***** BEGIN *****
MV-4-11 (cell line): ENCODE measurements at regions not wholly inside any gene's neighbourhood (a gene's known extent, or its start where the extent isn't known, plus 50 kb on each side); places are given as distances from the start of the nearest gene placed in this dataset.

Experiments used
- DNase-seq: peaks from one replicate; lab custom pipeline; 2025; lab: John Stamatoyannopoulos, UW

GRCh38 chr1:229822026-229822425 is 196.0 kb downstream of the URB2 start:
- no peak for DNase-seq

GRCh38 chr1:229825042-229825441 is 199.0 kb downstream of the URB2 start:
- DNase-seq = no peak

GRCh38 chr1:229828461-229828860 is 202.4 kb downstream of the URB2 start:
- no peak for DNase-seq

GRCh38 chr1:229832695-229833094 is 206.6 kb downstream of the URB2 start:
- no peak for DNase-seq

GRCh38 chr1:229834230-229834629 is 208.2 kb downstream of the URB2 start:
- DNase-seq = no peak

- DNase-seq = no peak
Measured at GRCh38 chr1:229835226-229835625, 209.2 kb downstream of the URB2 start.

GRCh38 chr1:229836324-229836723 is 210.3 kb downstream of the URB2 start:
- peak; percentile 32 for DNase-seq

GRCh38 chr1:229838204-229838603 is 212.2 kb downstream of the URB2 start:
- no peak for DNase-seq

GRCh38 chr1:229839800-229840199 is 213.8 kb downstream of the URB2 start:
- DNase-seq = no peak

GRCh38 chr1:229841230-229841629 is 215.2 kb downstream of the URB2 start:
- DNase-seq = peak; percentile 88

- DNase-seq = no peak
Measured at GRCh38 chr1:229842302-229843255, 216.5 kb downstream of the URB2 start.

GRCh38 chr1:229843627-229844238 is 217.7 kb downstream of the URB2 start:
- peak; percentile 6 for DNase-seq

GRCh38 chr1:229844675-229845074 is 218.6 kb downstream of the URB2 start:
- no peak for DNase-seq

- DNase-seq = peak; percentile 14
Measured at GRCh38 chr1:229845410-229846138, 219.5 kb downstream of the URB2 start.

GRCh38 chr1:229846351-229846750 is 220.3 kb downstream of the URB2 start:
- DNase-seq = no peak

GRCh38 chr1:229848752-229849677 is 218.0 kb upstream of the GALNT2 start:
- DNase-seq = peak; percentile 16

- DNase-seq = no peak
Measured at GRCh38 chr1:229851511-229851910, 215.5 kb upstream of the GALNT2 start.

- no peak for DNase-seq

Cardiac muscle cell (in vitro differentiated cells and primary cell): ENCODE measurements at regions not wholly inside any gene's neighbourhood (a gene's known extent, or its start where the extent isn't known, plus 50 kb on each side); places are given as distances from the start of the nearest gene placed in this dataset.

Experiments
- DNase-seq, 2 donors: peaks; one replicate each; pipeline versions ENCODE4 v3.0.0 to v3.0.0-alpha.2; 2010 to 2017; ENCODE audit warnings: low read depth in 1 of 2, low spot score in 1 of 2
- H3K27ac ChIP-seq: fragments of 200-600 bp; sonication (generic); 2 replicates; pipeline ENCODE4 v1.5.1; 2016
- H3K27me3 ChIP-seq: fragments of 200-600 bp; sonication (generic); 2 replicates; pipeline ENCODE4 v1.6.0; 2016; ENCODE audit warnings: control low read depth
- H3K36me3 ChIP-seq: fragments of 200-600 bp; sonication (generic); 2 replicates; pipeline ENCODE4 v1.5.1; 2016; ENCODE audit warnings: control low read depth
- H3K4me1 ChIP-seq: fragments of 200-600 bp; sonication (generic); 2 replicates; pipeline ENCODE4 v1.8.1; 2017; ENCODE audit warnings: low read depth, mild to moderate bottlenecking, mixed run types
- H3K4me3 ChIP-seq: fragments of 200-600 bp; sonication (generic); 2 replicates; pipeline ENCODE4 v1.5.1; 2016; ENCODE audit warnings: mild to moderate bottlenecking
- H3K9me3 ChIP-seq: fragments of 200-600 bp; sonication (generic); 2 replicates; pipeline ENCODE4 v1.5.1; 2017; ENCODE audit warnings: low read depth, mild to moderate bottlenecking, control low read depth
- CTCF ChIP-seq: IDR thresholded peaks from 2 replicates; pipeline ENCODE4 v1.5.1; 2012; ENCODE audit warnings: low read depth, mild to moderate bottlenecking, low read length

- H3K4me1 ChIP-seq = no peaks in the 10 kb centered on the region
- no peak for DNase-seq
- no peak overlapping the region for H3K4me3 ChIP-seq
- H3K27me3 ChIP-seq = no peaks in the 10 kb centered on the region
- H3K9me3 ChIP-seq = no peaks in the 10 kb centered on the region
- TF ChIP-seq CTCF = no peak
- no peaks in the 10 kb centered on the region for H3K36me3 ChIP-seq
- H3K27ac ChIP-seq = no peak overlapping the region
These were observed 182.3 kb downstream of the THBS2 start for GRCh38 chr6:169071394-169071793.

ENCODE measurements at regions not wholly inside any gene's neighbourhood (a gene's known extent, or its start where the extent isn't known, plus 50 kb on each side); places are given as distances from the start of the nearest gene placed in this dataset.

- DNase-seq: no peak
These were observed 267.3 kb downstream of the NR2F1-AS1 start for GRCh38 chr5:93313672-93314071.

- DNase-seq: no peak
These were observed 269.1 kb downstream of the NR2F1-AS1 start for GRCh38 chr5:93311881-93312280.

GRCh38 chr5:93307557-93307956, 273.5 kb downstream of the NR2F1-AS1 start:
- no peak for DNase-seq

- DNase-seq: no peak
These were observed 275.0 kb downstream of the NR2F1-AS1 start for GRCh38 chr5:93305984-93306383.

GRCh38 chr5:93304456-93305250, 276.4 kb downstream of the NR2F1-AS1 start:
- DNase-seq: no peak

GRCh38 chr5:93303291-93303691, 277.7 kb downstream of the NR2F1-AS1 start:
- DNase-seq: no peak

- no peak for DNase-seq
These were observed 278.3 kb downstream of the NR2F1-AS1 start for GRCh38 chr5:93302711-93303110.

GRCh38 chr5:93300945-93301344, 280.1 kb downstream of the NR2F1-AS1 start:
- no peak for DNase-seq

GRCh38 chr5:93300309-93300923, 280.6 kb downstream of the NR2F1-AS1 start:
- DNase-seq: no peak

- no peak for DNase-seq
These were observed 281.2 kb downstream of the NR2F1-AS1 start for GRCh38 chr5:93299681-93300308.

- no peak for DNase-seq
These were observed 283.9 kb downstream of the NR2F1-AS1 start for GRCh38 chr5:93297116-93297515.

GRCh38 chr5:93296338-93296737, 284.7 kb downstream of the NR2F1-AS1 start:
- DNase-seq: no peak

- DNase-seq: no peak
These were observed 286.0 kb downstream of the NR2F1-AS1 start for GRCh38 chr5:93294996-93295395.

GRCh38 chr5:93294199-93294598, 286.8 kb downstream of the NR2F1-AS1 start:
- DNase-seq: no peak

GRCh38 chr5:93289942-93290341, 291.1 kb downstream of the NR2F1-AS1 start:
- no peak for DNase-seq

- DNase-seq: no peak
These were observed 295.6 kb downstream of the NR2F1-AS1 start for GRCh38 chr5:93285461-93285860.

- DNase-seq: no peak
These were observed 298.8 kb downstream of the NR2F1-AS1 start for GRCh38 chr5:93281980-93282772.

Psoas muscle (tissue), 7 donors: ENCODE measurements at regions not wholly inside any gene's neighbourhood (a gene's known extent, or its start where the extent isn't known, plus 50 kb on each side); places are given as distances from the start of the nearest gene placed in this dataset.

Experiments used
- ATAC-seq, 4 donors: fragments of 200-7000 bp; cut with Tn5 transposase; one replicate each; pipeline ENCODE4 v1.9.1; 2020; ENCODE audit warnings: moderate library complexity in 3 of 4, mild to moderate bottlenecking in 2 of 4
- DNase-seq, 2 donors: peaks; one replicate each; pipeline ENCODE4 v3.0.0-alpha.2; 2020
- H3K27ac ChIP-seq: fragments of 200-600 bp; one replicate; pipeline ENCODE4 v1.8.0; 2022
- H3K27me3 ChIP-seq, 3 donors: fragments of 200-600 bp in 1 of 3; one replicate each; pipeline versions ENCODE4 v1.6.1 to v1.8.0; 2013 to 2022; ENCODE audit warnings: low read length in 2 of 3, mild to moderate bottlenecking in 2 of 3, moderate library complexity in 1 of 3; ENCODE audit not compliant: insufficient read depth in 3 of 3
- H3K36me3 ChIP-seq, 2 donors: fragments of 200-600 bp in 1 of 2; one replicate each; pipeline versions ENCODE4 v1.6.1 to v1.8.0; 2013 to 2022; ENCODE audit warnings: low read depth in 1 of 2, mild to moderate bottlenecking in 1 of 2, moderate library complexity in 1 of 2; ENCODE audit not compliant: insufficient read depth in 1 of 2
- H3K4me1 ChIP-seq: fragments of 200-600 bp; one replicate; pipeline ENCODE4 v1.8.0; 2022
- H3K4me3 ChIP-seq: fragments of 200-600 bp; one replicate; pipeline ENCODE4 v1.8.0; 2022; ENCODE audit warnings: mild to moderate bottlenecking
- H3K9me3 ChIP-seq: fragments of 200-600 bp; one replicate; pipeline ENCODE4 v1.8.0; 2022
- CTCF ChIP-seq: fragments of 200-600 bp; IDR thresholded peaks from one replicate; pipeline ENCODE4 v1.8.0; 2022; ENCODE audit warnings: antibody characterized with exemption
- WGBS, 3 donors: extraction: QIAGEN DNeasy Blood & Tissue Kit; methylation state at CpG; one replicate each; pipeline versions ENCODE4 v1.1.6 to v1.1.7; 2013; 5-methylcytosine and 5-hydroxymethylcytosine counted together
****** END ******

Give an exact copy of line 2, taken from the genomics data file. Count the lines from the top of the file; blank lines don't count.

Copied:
Experiments used